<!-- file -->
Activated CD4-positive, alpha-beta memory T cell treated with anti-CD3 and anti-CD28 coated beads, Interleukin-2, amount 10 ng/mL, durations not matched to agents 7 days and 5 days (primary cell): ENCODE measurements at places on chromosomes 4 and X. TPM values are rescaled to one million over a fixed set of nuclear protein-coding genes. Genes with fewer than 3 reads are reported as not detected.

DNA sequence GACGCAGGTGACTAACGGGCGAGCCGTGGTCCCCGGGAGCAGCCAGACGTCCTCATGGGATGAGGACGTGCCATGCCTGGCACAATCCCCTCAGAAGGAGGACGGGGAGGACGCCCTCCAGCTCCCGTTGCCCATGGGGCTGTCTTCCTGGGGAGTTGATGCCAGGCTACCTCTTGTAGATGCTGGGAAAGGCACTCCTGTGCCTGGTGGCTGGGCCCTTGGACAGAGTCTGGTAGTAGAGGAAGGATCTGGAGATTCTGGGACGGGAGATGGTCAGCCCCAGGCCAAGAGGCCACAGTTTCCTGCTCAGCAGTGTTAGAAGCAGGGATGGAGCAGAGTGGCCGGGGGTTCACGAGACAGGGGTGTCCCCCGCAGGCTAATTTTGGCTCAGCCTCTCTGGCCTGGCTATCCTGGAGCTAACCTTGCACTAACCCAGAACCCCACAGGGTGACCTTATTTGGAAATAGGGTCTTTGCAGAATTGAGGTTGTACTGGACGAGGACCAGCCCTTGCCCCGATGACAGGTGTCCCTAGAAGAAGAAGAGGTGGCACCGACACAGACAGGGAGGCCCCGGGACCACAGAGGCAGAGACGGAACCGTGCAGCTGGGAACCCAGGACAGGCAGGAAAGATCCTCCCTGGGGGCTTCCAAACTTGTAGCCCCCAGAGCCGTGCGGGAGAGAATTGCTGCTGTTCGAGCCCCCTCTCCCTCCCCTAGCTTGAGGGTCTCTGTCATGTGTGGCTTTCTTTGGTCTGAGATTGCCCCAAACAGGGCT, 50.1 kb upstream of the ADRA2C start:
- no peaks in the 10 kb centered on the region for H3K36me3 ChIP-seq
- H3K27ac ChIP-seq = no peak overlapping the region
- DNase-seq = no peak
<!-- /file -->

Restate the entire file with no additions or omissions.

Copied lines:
Activated CD4-positive, alpha-beta memory T cell treated with anti-CD3 and anti-CD28 coated beads, Interleukin-2, amount 10 ng/mL, durations not matched to agents 7 days and 5 days (primary cell): ENCODE measurements at places on chromosomes 4 and X. TPM values are rescaled to one million over a fixed set of nuclear protein-coding genes. Genes with fewer than 3 reads are reported as not detected.

DNA sequence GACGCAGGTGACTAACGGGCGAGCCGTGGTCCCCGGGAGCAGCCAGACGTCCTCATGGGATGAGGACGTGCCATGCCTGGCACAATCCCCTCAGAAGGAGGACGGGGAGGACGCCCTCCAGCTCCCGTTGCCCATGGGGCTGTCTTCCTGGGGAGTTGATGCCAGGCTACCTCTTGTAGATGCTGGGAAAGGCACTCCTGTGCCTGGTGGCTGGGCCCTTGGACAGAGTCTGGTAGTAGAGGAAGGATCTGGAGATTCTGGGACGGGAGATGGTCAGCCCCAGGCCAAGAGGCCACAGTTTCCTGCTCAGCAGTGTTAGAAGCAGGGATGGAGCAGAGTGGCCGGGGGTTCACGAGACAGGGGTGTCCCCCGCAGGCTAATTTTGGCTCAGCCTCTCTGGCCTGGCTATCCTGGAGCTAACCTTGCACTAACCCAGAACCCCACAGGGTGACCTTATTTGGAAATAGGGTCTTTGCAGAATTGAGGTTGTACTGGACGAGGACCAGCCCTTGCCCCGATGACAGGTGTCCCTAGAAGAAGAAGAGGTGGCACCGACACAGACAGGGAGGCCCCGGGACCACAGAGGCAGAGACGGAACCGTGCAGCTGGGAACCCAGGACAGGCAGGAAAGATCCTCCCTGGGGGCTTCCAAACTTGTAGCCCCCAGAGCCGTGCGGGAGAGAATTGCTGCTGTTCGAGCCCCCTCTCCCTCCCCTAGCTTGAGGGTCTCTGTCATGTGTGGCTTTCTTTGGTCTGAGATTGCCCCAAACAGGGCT, 50.1 kb upstream of the ADRA2C start:
- no peaks in the 10 kb centered on the region for H3K36me3 ChIP-seq
- H3K27ac ChIP-seq = no peak overlapping the region
- DNase-seq = no peak